The other segment that lost me was Casey at the Bat, a 9 minute adaptation of the 1888 Ernest Thayer poem of the same name. I don’t think it was the fact that it was baseball that lost me, so much as a failure to connect with the characters. The animators seemed to be playing both teams as terrible players who fortuitously hit home runs or catch each other out depending on the moment, and so it became hard to empathise with either side. There’s no real sense of who most of these characters are; the strongest one is the pitcher, who is constantly nervous and therefore elicits the most empathy… so is he the hero? He doesn’t even have a name. And he’s against the title character! And then you have the surreal moment where it adapts the final stanza of the poem, a stanza that suggests a place where things are happy and the sun is shining, so that the final reveal that Casey struck out undercuts the suggested happy ending. In the animation, we get a very awkward cut into a dreamlike sequence. It’s not enough to suggest happiness, we have to see it, and the abrupt jump doesn’t increase the tension, it only kills the mood. My comment at the time was ‘Did that story finish?’. We then get another awkward cut so it can finish the poem, and it just doesn’t work. Maybe if I knew more about the poem, or about American vaudeville, or baseball or the offside rule or something else, it might have appealed to me more, but as it is it all felt very hard to connect with.
Also, Disney made a sequel. The first ever Disney sequel? I’m not sure, and I’m not going to find out, but you can find it here.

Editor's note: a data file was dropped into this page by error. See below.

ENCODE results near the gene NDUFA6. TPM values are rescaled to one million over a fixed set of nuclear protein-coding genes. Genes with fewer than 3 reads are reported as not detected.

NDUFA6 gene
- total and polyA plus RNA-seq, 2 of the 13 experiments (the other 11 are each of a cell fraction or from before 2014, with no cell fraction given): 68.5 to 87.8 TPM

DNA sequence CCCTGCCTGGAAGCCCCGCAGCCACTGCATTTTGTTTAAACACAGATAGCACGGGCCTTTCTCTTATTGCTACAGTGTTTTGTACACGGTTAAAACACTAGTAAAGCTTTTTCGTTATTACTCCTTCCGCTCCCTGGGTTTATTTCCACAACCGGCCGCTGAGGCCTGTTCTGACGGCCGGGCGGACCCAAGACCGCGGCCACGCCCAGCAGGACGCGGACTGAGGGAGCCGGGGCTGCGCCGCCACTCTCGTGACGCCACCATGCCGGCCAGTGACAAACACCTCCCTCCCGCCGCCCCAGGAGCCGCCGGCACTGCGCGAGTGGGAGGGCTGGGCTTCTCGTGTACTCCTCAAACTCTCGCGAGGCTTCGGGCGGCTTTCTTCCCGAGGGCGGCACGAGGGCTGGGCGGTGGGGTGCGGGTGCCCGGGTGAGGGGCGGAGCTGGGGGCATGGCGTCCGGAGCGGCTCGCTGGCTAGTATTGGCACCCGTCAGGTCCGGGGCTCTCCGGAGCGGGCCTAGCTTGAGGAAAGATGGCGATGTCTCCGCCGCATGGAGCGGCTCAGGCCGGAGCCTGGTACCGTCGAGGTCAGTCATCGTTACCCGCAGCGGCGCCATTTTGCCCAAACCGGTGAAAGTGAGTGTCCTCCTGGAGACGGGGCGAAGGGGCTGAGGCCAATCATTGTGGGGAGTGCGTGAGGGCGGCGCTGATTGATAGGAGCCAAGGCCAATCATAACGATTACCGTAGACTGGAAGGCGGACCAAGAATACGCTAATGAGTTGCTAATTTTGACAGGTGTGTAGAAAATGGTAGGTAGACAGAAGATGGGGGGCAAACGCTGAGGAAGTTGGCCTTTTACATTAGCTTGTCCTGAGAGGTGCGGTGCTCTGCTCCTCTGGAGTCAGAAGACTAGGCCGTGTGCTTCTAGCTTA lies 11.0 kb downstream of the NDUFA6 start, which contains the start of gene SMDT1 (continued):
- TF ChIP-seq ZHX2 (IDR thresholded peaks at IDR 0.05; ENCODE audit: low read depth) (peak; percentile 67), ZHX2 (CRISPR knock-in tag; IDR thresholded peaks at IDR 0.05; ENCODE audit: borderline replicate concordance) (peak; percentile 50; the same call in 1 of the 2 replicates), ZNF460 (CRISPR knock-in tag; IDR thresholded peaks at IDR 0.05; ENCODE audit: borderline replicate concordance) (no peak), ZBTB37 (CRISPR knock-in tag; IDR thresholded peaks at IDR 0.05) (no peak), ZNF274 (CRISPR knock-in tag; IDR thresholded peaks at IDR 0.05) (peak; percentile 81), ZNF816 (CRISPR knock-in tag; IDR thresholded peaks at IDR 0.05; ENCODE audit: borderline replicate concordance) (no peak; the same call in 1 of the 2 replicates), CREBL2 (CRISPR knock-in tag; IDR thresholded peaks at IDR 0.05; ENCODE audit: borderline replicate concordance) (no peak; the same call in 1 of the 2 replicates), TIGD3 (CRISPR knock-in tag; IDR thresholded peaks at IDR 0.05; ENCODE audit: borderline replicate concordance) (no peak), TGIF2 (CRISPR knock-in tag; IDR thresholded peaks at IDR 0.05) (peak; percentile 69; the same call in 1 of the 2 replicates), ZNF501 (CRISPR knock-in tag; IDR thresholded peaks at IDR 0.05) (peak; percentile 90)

Anne: I have no problem with the end of “Casey at the Bat.” It’s not a happy ending–he strikes out and disappoints all of the fans. Maybe they didn’t need to animate the “somewhere people are happy” bit before that reveal–I’ll grant you that it was a little confusing–but it didn’t bother me. And it was clear to me that we were meant to be rooting for Casey’s team, the motley crew of more carefully-animated underdogs. The other team all looked the same to me.
Also, I had to google the “offside rule,” and I still don’t know what it is, so I’m not sure that that has anything to do with why you didn’t like it. Vive la différence!
Since we’re not going in order, I’m going to go ahead and name “The Whale Who Wanted to Sing at the Met” as my favorite part of this movie. I think it just about negates all of those short, boring pop song segments (the Dinah Shore one was lovely, with the silhouettes of the ballet dancers, but I remember nothing of the others).
First of all, Nelson Eddy.
In splendid voice, singing and acting all of the roles. I particularly love the part when he sings the tenor, baritone and bass parts of the sextet from Lucia di Lammermoor.
(I’m going to resist making fun of Renée Fleming’s hair in this video, mainly because she sounds great and looks terrified.)
Of course, the cartoon does perpetuate some interesting ideas about how voices happen, but since whales can’t actually sing, I’m prepared to give it a pass. Also, a whale singing Pagliacci.